Shares of biotechnology startup Flex Pharma Inc. lost 6.5 percent in their first day of trading Thursday after the company raised $86.4 million in an initial public offering.
The performance, on a day of strong gains in the broader financial markets, marked an underwhelming debut for the first Massachusetts biotech to go public in 2015.
Flex Pharma, based in Boston, is developing a prescription medicine and an over-the-counter treatment for the muscle cramps that affect everyone from sports stars to weekend athletes. Its chief executive, the serial entrepreneur and investor Christoph Westphal, has helped launch and taken public five Cambridge biotech startups during the past decade.
Less than a year old, Flex Pharma, which has attracted a roster of high-profile investors, sold 5.4 million shares of common stock at a price of $16 a share Wednesday. It opened on the Nasdaq Stock Market Thursday under the ticker symbol FLKS and traded as high as $19.50 a share in mid-morning before closing at $14.95, down $1.05.
A record 63 biotech startups went public last year, breaking the 1999 record of 52 offerings. The strength of the IPO market this year will depend partly on the general economy and partly on how individual companies structure their businesses and drug pipelines, said industry consultant Jonathan Gertler, senior partner at Back Bay Life Science Advisors in Boston. He said he did not want to comment specifically on the Flex Pharma offering.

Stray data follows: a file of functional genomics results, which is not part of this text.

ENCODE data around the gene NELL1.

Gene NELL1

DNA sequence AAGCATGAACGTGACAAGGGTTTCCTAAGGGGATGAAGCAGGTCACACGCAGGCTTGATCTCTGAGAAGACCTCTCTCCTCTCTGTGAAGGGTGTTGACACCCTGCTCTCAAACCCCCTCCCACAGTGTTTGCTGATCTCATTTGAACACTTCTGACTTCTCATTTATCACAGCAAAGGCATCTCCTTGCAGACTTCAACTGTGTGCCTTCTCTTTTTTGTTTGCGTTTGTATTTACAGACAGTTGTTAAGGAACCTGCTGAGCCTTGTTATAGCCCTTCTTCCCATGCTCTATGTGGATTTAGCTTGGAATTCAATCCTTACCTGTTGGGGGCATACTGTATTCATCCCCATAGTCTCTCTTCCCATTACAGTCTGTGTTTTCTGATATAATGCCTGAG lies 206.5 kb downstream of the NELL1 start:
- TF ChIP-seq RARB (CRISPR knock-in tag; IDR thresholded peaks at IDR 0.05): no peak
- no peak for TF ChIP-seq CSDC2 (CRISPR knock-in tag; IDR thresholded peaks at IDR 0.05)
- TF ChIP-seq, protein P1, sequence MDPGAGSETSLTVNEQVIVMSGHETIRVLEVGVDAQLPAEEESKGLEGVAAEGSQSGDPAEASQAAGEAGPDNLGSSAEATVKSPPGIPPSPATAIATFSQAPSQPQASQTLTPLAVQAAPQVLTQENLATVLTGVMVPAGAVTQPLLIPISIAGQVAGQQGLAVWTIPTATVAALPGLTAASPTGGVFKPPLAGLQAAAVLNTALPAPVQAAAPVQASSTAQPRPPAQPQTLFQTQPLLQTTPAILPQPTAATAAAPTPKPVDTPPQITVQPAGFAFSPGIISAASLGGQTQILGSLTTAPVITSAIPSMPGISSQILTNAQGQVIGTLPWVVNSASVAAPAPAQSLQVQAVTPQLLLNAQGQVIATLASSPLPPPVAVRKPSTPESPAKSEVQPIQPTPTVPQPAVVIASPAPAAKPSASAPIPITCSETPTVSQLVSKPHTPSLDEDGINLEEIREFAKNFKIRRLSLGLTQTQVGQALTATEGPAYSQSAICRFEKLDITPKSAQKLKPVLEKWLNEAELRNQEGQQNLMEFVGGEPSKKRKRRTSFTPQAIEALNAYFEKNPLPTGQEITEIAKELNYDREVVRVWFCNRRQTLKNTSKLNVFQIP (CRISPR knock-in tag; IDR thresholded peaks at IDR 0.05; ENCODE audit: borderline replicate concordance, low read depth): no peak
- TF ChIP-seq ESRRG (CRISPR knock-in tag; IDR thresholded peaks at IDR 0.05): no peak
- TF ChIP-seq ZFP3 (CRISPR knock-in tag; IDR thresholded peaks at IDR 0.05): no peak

“Obviously we’re still subject to macroeconomic factors,” Gertler said. “If the broad financial markets pull back, you might see a pullback in the biotech IPOs. But there will still be sustained interest in the sector. If you look at the IPO class over the last year and a half, the ones that have come up with substantial offerings with platforms and alliances have fared better.”
Flex Pharma granted its underwriters a 30-day option to buy an additional 810,000 shares at the offering price minus underwriting discounts and commissions, the company said in a statement. The IPO was co-managed by Jefferies LLC and Piper Jaffray & Co.
The company is hoping its combination of ginger extract, cinnamon extract, and bell peppers, developed by scientific co-founders Rod MacKinnon and Bruce Bean, can be designated a dietary supplement, allowing it to reach a consumer market before the Food and Drug Administration approves a separate prescription medicine for nocturnal leg cramps.
Chief executive Westphal is the co-founder of Longwood Fund, a Boston venture capital firm that bankrolled Flex Pharma along with Bessemer Venture Partners of Menlo Park, Calif. Among the outside investors are several owners of professional sports teams, including Wyc Grousbeck and Steve Pagliuca of the Boston Celtics, and the Kraft Group of the New England Patriots.
Westphal was not available to discuss the offering Thursday, said a company spokeswoman, who cited a “quiet period” imposed by US securities regulators. Westphal previously helped launch Cambridge biotechs Alnylam Pharmaceuticals Inc., Momenta Pharmaceuticals Inc., Sirtris Pharmaceuticals Inc., Acceleron Pharma Inc., and Verastem Inc.